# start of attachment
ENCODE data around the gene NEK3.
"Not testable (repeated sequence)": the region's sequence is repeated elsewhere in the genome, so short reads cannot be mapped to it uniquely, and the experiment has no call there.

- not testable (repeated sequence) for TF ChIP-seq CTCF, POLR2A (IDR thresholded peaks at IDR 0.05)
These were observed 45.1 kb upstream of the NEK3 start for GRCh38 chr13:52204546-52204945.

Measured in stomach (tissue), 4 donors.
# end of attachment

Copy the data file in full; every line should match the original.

ENCODE data around the gene NEK3.
"Not testable (repeated sequence)": the region's sequence is repeated elsewhere in the genome, so short reads cannot be mapped to it uniquely, and the experiment has no call there.

- not testable (repeated sequence) for TF ChIP-seq CTCF, POLR2A (IDR thresholded peaks at IDR 0.05)
These were observed 45.1 kb upstream of the NEK3 start for GRCh38 chr13:52204546-52204945.

Measured in stomach (tissue), 4 donors.